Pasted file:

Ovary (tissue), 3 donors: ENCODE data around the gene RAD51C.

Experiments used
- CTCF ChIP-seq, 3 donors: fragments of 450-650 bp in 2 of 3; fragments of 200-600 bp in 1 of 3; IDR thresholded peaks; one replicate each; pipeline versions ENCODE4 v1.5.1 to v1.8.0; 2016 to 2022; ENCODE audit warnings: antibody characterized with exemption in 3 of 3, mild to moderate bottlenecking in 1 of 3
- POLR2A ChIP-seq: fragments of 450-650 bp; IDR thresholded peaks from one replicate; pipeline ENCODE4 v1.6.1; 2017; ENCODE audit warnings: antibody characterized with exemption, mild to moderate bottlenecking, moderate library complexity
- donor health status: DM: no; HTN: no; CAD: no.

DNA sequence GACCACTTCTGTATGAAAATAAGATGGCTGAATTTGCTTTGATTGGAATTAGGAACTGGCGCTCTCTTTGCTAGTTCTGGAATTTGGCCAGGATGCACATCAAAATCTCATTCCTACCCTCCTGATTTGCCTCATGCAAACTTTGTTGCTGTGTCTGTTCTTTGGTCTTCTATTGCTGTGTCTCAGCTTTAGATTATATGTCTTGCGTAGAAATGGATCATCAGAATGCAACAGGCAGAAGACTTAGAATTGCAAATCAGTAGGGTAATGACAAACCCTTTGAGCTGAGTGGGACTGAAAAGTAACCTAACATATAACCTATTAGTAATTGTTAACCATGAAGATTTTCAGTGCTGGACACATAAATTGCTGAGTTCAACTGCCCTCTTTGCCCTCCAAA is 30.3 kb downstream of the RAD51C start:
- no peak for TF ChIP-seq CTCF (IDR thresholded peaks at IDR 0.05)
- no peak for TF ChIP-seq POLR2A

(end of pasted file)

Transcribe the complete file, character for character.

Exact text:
Ovary (tissue), 3 donors: ENCODE data around the gene RAD51C.

Experiments used
- CTCF ChIP-seq, 3 donors: fragments of 450-650 bp in 2 of 3; fragments of 200-600 bp in 1 of 3; IDR thresholded peaks; one replicate each; pipeline versions ENCODE4 v1.5.1 to v1.8.0; 2016 to 2022; ENCODE audit warnings: antibody characterized with exemption in 3 of 3, mild to moderate bottlenecking in 1 of 3
- POLR2A ChIP-seq: fragments of 450-650 bp; IDR thresholded peaks from one replicate; pipeline ENCODE4 v1.6.1; 2017; ENCODE audit warnings: antibody characterized with exemption, mild to moderate bottlenecking, moderate library complexity
- donor health status: DM: no; HTN: no; CAD: no.

DNA sequence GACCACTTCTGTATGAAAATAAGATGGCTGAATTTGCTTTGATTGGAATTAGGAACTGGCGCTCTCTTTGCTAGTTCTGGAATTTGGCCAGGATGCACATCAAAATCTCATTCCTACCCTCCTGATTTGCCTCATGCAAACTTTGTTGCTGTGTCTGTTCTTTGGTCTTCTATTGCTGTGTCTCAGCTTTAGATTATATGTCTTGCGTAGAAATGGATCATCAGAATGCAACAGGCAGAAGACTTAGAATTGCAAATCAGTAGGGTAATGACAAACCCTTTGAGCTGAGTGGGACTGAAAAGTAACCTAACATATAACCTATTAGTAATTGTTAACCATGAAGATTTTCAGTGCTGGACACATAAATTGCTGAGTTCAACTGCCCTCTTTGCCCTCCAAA is 30.3 kb downstream of the RAD51C start:
- no peak for TF ChIP-seq CTCF (IDR thresholded peaks at IDR 0.05)
- no peak for TF ChIP-seq POLR2A